# How can I format bytes a cell in Excel as KB, MB, GB etc?

I have a value in a cell that's in bytes. But nobody can read 728398112238. I'd rather it say 678.37GB

To write a formula to format it relatively easy (here's one: http://www.yonahruss.com/2007/02/format-excel-numbers-as-gb-mb-kb-b.html)

But is there any way to do this as a 'format'? I'd like to have the big number in the cell, but have it display as the human-readable format.

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Quick note if at all you're interested in stuff like this: "kB" is standard (lowercase 'k', not upper case). Sources: en.wikipedia.org/wiki/Kilobyte en.wikipedia.org/wiki/Kilo- If you aren't interested, please ignore my post :) – PonyEars Mar 22 '13 at 2:00
The link in this post is dead. Here is another link to a solution using a formula: social.technet.microsoft.com/Forums/en-US/… – Joost Nov 19 '15 at 6:24

You can't really do calculations in the formatting features of excel. You can use something like the following to do a rough estimation though

[<500000]#,##0" B ";[<500000000]#,##0,," MB";#,##0,,," GB"

Update: new link as other seems to have become obsolete (although I was able to click on it still) http://excel-answers.com/microsoft/Excel/34882622/using-comma-to-scale-large-numbers.aspx

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Wow .. you've confirmed my suspicion that I can't do calculations .. but your solution is genius! I'll use that or something close to. Thanks! – RickMeasham Oct 7 '09 at 22:36
For regional settings with ' ' as thousand-separator and ',' as comma-separator: [<500000]# ##0" B ";[<500000000]# ##0 " MB";# ##0 " GB" – Grastveit Apr 25 '13 at 11:52
The eggheadcafe website says "The page you requested was removed." – RyPeck Jul 25 '13 at 18:47

Here is one that I have been using: -

[<1000000]0.00," KB";[<1000000000]0.00,," MB";0.00,,," GB"


Seems to work fine.

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not perfect (multiples of 1000 vs 1024), but good enough & upvoted. thanks! – Kevin Cogill Sep 10 '12 at 23:08
Kevin: kB/MB/GB is really correct with multiples of 1000 only (as defined by SI, used by Mac & hard-drives). I guess this doesn't change that you want 1024 (more correctly written KiB/MiB/GiB, as used in Linux GUIs) so just pointing out that it's Windows that maintains this historic and confusing notation. The binary notation was standardised last century, so it's high-time they got with the program. ;-) – Luke Usherwood Jun 29 '14 at 16:52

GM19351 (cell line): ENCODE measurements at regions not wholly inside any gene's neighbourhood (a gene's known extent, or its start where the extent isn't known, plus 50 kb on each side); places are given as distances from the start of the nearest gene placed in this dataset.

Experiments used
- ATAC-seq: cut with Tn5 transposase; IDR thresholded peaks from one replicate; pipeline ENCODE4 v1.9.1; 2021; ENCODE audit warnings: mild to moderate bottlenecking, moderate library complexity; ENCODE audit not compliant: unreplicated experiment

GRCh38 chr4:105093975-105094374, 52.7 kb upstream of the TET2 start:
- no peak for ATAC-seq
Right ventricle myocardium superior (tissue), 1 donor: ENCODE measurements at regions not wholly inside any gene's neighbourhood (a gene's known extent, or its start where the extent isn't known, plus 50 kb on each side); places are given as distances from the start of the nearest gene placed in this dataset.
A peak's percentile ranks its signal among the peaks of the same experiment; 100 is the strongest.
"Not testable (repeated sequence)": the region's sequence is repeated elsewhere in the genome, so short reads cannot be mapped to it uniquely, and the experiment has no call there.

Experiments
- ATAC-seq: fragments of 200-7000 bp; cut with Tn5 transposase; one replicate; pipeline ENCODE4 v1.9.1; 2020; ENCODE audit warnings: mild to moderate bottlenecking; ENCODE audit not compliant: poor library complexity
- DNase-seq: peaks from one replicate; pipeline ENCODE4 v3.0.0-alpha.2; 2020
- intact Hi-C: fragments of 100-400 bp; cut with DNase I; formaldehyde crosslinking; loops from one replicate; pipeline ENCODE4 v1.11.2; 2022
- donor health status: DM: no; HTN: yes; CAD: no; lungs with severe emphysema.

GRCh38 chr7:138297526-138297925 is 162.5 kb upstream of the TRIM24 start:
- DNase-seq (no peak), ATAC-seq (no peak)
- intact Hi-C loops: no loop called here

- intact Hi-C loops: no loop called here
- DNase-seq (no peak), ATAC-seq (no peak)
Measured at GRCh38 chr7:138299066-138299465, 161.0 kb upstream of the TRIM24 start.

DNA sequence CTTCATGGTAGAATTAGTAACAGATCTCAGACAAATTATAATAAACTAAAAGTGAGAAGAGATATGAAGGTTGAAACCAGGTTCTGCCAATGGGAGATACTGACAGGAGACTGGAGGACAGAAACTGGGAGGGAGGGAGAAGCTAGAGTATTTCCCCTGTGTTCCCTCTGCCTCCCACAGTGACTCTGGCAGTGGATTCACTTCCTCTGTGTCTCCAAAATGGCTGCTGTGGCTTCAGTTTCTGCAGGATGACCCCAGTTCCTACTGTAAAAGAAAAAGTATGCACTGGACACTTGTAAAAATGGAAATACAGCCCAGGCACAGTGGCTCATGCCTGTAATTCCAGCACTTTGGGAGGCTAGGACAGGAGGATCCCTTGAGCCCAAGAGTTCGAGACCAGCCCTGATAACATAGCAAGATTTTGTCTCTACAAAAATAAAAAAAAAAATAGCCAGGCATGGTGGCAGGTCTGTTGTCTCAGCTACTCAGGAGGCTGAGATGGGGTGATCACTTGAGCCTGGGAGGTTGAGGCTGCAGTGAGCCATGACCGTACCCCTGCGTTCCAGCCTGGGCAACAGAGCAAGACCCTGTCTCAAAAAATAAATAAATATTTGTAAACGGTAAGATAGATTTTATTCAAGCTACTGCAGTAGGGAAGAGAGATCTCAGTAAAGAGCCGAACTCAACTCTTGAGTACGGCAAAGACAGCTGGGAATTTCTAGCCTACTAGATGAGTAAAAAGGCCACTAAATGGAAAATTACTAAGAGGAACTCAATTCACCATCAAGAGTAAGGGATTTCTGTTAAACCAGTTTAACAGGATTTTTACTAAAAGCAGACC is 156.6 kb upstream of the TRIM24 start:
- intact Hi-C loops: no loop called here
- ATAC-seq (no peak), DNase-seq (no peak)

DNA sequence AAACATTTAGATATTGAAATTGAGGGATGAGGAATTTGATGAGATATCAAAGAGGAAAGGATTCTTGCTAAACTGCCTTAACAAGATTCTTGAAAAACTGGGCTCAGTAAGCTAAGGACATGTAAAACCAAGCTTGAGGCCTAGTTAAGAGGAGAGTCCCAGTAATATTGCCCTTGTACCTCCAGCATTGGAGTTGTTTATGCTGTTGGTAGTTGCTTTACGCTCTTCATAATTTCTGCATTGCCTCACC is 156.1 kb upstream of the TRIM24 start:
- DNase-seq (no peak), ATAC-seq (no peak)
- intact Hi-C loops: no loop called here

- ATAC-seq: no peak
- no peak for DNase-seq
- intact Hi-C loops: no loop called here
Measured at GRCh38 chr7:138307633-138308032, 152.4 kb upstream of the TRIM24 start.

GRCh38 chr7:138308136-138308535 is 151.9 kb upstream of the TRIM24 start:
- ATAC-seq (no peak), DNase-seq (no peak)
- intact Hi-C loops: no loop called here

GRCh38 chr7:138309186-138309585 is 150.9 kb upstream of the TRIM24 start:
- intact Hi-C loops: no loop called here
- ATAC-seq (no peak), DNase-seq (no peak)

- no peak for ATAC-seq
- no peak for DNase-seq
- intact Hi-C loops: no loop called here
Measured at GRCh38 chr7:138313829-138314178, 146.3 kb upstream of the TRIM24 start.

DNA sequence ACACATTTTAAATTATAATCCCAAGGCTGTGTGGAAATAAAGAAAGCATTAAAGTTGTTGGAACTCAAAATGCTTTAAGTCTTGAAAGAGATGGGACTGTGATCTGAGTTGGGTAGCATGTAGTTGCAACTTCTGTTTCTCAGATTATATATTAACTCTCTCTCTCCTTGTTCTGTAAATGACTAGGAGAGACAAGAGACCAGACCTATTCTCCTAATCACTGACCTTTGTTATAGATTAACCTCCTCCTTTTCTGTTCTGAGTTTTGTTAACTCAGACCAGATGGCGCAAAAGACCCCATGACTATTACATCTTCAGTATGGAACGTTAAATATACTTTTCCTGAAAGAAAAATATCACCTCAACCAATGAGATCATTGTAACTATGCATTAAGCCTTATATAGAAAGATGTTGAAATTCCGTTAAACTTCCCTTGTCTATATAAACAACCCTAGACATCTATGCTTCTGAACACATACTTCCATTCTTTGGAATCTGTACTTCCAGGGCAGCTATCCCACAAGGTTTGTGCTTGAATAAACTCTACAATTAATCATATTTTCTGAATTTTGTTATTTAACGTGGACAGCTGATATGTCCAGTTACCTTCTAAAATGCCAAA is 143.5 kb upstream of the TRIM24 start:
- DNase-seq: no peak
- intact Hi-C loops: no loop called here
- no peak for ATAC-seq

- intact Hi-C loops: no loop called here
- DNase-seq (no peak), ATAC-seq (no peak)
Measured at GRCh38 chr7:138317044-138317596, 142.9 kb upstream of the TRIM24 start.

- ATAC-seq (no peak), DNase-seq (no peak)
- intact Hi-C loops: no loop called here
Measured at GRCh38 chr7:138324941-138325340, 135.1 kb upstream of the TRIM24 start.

Or if you want bytes, KB, and MB instead of KB,MB,GB: [<1000]#" B";[<1000000]0.00," KB";0.00,," MB" – Aaron Campbell Apr 5 at 18:43

Slight change to make it work on my region (. as thousands separator, comma as decimal separator): [<1000000]#.##0,00" KB";[<1000000000]#.##0,00.." MB";#.##0,00..." GB"

Still same issue on data conversion (1000 != 1024) but it does the job for me.

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Though Excel format conditions will only display 1 of 3 conditions related to number size (they code it as "positive; negative; zero; text" but I prefer to see it as : if isnumber and true; elseif isnumber and false; elseif number; elseif is text )

so to me the best answer is David's as well as Grastveit's comment for other regional format.

Here are the ones I use depending on reports I make.

[<1000000]#,##0.00," KB";[<1000000000]#,##0.00,," MB";#,##0.00,,," GB"

[>999999999999]#,##0.00,,,," TB";[>999999999]#,##0.00,,," GB";#.##0.00,," MB"

[<1000000]# ##0,00 " KB";[<1000000000]# ##0,00  " MB";# ##0,00   " GB"

[>999999999999]# ##0,00    " TB";[>999999999]# ##0,00   " GB";# ##0,00  " MB"


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I don't know of a way to make it show you binary gigabytes (multiples of 1024*1024*1024) but you can make it show you decimal gigabytes using a format like:

0.00,,,"Gb"

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After seeing the answers here just improved on this formula to have decimal places on bigger values and cater for negative values.

=IF(A1<999500000000,TEXT(A1,"#,##.#0,,,"" TB"""),
IF(A1<-9995000000,TEXT(A1,"#,##.#0,,,"" GB"""),
IF(A1<-9995000,TEXT(A1,"#,##0,,"" MB"""),
IF(A1<-9995,TEXT(A1,"#,##0,"" KB"""),
IF(A1<-1000,TEXT(A1,"#,##0"" B """),
IF(A1<0,TEXT(A1,"#,##0"" B """),
IF(A1<1000,TEXT(A1,"#,##0"" B """),
IF(A1<999500,TEXT(A1,"#,##0,"" KB"""),
IF(A1<999500000,TEXT(A1,"#,##0,,"" MB"""),
IF(A1<999500000000,TEXT(A1,"#,##.#0,,,"" GB"""),
TEXT(A1,"#,##.#0,,,,"" TB""")))))))))))

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The original question included details on using a formula. But it's about using a number format. Your solution is very similar to the linked one except you deal with negative numbers. Rather than include them in separate IF statements, use ABS() to get the absolute value. – RickMeasham Dec 18 '15 at 1:53